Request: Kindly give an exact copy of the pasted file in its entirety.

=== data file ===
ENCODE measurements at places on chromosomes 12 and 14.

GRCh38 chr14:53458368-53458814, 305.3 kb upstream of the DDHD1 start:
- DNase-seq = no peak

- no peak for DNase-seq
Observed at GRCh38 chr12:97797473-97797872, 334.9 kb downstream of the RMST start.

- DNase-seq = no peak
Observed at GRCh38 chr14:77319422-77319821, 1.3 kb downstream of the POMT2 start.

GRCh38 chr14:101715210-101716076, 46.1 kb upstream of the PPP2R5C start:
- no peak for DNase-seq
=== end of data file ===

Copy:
ENCODE measurements at places on chromosomes 12 and 14.

GRCh38 chr14:53458368-53458814, 305.3 kb upstream of the DDHD1 start:
- DNase-seq = no peak

- no peak for DNase-seq
Observed at GRCh38 chr12:97797473-97797872, 334.9 kb downstream of the RMST start.

- DNase-seq = no peak
Observed at GRCh38 chr14:77319422-77319821, 1.3 kb downstream of the POMT2 start.

GRCh38 chr14:101715210-101716076, 46.1 kb upstream of the PPP2R5C start:
- no peak for DNase-seq